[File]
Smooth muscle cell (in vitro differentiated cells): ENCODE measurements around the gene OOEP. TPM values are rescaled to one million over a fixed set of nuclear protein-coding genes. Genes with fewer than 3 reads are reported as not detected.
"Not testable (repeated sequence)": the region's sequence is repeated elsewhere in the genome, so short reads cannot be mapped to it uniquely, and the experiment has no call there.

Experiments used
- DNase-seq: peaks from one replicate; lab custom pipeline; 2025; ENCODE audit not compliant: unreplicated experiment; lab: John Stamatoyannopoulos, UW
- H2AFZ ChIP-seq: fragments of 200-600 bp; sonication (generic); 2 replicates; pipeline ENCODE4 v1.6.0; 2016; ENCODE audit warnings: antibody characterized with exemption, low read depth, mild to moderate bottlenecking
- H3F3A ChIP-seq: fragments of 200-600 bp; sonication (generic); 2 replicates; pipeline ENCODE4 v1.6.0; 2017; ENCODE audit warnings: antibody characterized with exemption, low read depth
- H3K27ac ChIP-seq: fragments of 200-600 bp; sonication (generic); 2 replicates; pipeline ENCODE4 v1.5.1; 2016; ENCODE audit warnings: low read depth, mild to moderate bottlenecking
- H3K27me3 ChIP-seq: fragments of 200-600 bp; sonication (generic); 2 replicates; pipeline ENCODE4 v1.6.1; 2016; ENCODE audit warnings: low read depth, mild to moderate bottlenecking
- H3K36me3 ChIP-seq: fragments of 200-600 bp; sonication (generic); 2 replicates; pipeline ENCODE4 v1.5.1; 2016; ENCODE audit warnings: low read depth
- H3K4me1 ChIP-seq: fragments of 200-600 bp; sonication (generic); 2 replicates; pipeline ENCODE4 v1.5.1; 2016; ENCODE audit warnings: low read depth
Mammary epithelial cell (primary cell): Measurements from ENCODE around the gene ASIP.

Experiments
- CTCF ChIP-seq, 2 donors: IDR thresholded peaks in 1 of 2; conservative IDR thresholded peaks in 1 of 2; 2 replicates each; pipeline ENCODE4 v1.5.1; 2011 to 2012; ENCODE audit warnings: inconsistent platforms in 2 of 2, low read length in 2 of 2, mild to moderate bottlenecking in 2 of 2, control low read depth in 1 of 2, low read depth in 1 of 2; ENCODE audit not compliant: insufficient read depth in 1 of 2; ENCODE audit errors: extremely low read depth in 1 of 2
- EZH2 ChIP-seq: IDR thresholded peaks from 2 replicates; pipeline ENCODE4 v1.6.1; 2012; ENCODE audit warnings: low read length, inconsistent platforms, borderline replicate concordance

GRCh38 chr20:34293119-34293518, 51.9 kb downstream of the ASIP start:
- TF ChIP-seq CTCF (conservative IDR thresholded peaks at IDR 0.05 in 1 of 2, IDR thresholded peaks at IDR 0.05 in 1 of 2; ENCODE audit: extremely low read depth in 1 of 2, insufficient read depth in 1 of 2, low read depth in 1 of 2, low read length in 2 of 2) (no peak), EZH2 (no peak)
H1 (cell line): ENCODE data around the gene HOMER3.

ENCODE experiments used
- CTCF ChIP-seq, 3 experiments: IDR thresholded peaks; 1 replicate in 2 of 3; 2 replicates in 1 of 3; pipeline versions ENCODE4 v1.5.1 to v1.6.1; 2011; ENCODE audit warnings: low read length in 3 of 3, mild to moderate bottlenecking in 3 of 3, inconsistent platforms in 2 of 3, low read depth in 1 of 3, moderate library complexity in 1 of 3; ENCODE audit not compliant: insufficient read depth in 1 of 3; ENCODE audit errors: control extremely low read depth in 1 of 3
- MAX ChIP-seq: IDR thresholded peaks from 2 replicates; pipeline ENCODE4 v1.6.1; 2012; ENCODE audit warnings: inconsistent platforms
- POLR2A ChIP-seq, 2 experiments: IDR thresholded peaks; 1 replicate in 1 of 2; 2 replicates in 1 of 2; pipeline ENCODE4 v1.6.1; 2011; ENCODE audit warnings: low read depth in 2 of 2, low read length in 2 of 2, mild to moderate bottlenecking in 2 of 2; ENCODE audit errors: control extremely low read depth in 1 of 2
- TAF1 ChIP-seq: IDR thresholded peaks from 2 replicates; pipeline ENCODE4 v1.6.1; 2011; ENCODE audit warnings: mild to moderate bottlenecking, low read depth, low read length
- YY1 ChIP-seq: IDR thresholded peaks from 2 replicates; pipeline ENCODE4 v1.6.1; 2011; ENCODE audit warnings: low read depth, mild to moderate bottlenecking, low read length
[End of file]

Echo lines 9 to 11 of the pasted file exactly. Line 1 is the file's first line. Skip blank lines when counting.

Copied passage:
- H3K36me3 ChIP-seq: fragments of 200-600 bp; sonication (generic); 2 replicates; pipeline ENCODE4 v1.5.1; 2016; ENCODE audit warnings: low read depth
- H3K4me1 ChIP-seq: fragments of 200-600 bp; sonication (generic); 2 replicates; pipeline ENCODE4 v1.5.1; 2016; ENCODE audit warnings: low read depth
Mammary epithelial cell (primary cell): Measurements from ENCODE around the gene ASIP.